Like Italy, its much larger neighbor across the Adriatic, Croatia has a long coastline and a seafood-heavy Mediterranean cuisine built around grilled fish, scampi, mussels and calamari as well as goat cheese, dried ham and olives. At the same time, northeastern Croatia borders Hungary and is close to Austria, so Eastern European culinary influences are also strong. Dobro, a well-hidden Nihonbashi spot, does an excellent job introducing this often overlooked cuisine to Tokyo diners.
The simple but elegant marble-walled dining room is reached by decending half a flight of semi-circular stone steps; a large mural painting of an Adriatic fishing village stands at the entrance, and antique carvings and smaller paintings decorate the walls. The room looks like it could have been an expensive jewelry boutique before it became a restaurant, and it's furnished with about ten well-spaced tables. The crowd is a mix of well-dressed couples and after-work office parties, and there's a slightly formal feel to the proceedings.
The food is more of a draw than the atmosphere, though, and it's rather unique within Japan. Main dishes include items like grilled duck with beans; rabbit goulash; Dalmatian-style prawns and other seafood - all with distinctive, unusual flavors. The goulash, for example, isn't quite the heavy peasant stew one might expect - the spicing is subtle, the meat tender and flavorful, and the asparagus, turnip and other vegetables firmly textured and crunchy.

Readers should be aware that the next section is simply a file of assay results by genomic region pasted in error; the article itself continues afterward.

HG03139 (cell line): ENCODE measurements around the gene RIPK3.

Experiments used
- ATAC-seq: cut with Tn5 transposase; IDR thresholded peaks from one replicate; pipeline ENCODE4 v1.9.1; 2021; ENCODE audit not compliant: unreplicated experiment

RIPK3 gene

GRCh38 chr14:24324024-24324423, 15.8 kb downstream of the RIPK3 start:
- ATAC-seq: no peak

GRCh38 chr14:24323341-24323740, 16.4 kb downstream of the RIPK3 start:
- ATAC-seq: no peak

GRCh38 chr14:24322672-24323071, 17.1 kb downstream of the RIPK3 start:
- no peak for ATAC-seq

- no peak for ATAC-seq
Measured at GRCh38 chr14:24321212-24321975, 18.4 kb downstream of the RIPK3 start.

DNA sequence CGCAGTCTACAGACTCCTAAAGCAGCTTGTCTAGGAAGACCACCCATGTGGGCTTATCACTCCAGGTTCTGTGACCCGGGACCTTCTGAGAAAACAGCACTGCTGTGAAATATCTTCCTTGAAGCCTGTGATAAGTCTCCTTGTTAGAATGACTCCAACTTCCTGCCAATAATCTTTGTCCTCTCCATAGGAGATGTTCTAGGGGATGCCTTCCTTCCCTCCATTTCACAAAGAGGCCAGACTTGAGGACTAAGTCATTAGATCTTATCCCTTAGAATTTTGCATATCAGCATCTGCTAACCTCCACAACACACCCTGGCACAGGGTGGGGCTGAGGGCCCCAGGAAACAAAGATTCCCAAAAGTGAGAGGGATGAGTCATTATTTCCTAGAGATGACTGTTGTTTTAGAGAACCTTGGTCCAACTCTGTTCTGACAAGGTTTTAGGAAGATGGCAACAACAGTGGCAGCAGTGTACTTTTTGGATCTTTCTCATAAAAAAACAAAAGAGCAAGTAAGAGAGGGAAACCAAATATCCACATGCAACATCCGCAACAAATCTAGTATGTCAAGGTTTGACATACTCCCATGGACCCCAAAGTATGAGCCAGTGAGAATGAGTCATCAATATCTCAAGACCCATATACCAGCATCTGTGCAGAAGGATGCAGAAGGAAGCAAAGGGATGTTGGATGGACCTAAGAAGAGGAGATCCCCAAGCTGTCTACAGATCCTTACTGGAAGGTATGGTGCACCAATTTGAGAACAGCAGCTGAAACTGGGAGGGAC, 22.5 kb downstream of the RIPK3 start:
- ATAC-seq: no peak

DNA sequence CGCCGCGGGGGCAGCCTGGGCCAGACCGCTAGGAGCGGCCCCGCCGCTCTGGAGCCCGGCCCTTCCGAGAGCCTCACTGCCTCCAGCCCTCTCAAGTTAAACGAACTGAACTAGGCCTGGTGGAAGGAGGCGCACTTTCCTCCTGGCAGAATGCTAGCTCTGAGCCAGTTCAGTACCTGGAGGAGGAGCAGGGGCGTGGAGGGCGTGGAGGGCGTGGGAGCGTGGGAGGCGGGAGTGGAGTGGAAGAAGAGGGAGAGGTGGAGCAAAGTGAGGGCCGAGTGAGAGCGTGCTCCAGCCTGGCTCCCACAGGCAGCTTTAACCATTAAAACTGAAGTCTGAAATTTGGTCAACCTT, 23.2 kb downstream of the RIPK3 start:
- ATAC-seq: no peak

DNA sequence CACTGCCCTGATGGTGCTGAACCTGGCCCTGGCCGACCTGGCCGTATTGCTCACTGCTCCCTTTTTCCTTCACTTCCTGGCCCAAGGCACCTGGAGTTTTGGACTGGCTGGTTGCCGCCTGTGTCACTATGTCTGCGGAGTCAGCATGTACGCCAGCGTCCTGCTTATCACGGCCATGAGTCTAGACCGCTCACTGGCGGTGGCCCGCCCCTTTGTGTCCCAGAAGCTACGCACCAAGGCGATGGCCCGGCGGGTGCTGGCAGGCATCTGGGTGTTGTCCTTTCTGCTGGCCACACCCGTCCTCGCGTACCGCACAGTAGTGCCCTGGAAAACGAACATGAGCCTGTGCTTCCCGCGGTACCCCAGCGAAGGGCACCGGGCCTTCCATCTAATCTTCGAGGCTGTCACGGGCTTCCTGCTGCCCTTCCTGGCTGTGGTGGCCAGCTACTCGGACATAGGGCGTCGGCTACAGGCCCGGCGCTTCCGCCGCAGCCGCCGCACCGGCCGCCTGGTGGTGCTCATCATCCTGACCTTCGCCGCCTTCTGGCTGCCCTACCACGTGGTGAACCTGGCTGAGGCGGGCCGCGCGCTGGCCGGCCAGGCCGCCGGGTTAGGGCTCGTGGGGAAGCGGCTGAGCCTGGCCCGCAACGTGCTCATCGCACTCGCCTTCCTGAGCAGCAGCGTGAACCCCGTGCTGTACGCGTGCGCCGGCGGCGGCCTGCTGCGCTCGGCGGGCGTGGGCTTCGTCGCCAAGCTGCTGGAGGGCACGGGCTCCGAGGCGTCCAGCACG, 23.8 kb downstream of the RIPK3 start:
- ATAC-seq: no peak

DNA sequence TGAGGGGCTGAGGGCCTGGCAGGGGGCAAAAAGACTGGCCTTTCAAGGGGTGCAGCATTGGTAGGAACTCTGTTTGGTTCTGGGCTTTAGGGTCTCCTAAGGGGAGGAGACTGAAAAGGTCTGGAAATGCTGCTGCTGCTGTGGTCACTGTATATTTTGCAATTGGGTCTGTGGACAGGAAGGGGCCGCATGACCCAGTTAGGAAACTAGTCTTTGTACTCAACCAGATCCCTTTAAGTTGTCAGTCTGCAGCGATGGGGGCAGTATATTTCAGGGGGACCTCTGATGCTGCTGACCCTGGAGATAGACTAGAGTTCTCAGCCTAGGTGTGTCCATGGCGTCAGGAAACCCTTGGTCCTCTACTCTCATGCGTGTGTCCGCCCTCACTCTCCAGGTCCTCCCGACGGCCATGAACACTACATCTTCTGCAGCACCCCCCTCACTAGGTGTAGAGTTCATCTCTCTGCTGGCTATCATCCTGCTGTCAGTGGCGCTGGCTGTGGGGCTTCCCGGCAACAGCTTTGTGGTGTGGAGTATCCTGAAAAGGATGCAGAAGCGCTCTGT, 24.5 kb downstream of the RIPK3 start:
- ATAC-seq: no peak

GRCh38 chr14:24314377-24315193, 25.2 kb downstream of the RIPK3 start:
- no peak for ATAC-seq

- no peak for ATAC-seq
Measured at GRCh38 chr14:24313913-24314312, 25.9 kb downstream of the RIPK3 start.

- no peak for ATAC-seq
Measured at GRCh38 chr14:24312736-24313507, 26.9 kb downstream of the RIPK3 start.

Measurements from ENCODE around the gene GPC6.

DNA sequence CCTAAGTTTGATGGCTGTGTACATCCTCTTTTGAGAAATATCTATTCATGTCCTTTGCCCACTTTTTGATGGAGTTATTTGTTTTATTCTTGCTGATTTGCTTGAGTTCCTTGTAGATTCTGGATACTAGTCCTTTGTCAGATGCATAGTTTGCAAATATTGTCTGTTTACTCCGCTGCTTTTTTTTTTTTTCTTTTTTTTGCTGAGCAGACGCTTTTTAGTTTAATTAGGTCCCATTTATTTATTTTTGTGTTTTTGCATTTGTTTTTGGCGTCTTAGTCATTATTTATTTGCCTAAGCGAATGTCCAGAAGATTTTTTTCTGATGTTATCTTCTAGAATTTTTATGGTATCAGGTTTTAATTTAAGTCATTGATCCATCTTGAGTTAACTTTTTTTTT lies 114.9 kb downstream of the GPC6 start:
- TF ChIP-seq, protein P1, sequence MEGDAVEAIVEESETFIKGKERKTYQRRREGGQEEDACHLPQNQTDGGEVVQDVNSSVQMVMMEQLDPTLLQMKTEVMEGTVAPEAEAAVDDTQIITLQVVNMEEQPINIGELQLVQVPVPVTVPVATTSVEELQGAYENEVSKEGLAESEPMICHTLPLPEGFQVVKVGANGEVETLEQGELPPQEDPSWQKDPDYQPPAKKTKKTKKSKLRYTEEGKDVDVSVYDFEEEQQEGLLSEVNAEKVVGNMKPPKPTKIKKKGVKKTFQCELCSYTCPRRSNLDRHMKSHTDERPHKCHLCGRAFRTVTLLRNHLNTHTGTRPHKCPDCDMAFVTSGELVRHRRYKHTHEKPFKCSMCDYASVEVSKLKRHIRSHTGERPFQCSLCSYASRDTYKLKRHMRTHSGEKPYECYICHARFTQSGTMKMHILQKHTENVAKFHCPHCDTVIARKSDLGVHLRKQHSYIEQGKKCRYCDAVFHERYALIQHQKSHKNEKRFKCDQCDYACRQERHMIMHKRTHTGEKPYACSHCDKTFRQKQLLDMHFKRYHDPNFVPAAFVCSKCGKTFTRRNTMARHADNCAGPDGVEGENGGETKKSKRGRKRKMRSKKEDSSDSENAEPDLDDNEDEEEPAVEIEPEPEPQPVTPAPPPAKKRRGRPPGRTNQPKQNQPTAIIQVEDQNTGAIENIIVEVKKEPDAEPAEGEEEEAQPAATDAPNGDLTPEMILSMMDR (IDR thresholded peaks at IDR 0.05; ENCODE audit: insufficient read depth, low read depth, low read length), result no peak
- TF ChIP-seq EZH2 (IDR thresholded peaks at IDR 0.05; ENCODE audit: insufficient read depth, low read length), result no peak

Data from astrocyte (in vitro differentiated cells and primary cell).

The cuisine's Italian influence can be seen in the Croatian-style lasagnas, risotti and pastas, with variations like truffle risotto, scallop risotto, and pasta with venison ragout. There's a "chef's special" risotto, and a recent offering incorporated fresh seasonal mushrooms, tomato, and some of the tastiest shrimp we've had in a long time. A la carte portions are just big enough to share, but small enough to eat alone if you've got a good appetite.
Other dishes include good home-made pork sausages, served with lots of fresh pepper; foie gras w/ red wine and fruit sauce; a nice raw fish appetizer with mango and raspberry sauce; and delicious stuffed cabbage, made with traditional soured cabbage wrapped around a salt-cured mix of ground pork and rice. The home-made bread is fantastic - dense but easy to chew, with a crunchy crust - and it's usually served with some sort of savory spread - meat rillettes or cheese mixed with soybeans.
The Croatian wines are interesting to try - hearty and spicy, yet smoother than expected - but the Y4500 Australian shiraz may be just as good a choice. In addition to a la carte, Dobro also offers prix-fixe dinners (Y4200-10,000) and lunches (Y1600-4800). Although the Croatian chefs who were here at the restaurant's opening in late 2003 have returned to Europe, the Japanese kitchen staff have learned well from them, and Dobro's cooking is confident and solid.
by Robb Satterwhite